【500福彩彩神APP8下载单双_500福彩彩神APP8下载单双官网】U.S. Pence urges stronger alliance with Israel for lasting peace in Mideast

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Israeli President Reuven Rivlin (L) poses for a photo with US Vice President Mike Pence following a meeting at the presidential compound in Jerusalem on January 23, 2018. (AFP Photo)

JERUSALEM, Jan. 23 (Xinhua) -- U.S. Vice President Mike Pence met with Israeli President Reuven Rivlin on Tuesday, stressing tight alliance between the U.S. and Israel will only grow stronger.

The meeting took place at the President's Residency in Jerusalem, on the final day of Pence's three-day visit.

Pence said that U.S. President Donald Trump "truly believes" that his decision to recognize Jerusalem as the capital of Israel will "set the table to move forward in meaning negotiation to achieve a lasting peace and end the decades-long conflict."

Rivlin responded saying, "Inshallah," meaning "god willing" in Arabic.

Pence also said that Trump's administration stands besides Israel and is committed to stronger alliance between the two countries.

On Tuesday, Pence is expected to visit Yad-Vashem, Israel's Holocaust museum, and lay a wreath in the Hall of Remembrance.

His trip will be concluded with a private visit to the Western Wall, a holy Jewish site located in east Jerusalem's Old City, a territory annexed by Israel after the 1967 Middle East war.

The Western Wall is located on the foot of the al-Aqsa mosque compound, a focal point of the tensions in east Jerusalem.

Citing fears of clashes between Palestinians and Israeli security forces, the police plan to close part of the area during the visit and increase its presence in the Old City.

Pence kicked off his visit to Israel on Monday with a speech in the Knesset, the Israeli parliament, marking the first address of a sitting vice president to the Knesset.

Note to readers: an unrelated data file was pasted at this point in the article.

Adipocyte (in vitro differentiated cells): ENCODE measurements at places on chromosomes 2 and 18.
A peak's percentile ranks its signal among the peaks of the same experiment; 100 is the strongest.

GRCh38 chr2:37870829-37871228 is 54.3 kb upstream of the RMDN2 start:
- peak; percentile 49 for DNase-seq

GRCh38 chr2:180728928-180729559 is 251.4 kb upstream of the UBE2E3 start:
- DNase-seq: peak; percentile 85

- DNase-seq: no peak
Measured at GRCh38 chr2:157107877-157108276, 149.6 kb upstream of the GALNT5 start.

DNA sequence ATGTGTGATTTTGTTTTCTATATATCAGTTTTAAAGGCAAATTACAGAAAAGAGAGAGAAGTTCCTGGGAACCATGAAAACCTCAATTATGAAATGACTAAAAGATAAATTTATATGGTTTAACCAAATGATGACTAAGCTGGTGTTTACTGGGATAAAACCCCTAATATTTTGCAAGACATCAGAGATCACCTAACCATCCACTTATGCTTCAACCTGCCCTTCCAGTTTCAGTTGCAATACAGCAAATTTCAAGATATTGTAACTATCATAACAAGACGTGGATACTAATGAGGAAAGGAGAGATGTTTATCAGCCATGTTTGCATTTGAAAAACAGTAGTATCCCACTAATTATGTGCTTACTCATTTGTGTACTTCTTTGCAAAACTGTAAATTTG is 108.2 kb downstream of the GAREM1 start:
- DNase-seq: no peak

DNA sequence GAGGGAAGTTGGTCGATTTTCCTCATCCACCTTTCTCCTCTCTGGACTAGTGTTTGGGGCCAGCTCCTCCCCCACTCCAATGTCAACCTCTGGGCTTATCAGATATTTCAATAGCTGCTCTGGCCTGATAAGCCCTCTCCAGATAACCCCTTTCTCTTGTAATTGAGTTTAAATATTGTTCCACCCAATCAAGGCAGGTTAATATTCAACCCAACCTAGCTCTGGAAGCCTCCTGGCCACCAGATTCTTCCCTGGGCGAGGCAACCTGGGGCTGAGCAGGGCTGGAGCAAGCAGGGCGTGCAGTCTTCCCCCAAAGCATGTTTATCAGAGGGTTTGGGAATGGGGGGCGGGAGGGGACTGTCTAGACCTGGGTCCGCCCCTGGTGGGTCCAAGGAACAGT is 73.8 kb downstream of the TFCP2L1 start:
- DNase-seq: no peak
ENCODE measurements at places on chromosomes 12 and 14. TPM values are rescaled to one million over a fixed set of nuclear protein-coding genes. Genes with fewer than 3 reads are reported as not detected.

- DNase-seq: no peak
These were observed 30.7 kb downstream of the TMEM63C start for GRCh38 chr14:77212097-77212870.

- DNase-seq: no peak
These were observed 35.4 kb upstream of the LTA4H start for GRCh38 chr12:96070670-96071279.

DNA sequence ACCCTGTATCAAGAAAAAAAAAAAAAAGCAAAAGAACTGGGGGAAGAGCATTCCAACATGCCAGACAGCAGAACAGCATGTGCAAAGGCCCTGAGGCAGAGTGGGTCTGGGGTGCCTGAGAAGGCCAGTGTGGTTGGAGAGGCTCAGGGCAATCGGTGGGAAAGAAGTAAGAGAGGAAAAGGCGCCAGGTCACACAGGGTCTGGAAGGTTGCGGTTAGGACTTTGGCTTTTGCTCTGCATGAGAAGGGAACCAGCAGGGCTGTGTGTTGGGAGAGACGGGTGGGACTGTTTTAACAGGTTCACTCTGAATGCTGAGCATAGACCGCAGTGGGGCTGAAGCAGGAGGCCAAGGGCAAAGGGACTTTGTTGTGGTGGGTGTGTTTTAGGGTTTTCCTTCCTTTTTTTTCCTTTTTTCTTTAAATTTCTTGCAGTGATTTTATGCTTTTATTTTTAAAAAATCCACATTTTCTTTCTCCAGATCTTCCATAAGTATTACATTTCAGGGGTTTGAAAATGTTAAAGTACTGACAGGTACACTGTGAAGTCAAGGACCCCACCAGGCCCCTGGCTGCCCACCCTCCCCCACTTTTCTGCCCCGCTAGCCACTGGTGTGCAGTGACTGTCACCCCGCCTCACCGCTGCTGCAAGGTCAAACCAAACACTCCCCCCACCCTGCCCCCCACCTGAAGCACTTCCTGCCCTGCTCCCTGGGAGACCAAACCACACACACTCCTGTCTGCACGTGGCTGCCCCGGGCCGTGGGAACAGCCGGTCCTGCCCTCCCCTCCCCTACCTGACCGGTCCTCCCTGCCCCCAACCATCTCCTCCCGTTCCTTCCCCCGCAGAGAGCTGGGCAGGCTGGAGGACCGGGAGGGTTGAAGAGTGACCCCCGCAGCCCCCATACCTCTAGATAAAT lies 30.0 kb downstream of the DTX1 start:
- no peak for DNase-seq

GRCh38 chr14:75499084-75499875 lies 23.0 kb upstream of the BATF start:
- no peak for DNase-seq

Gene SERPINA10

During his speech, which received repeated standing ovations, Pence said that the U.S. plans to accelerate the relocation of the U.S. embassy from Tel Aviv to Jerusalem.

His speech drew protest from Arab lawmakers, who were forcibly removed from the hall after they pulled out signs reading "Jerusalem is the capital of Palestine."

Officials with the Palestinian National Authority (PNA) also condemned the speech, with chief negotiator Saeb Erekat saying it "has proven that the U.S. administration is part of the problem rather than the solution."

The Palestinians refused to meet Pence and the PNA declared one-day general strike on Tuesday to protest his Jerusalem statement.

Prior to Trump's statement, which was delivered on December 6, Pence was scheduled to meet with Palestinian President Mahmoud Abbas and visit the West Bank city of Bethlehem.

But the declaration deteriorated relations between the U.S. and the Palestinians, who canceled the visit, and heightened the tensions in the region.

Israel occupied east Jerusalem, the West Bank and Gaza Strip in 1967, and has controlled these territories ever since despite international criticism.

The Palestinians wish to build their future state in these lands, with its capital in east Jerusalem.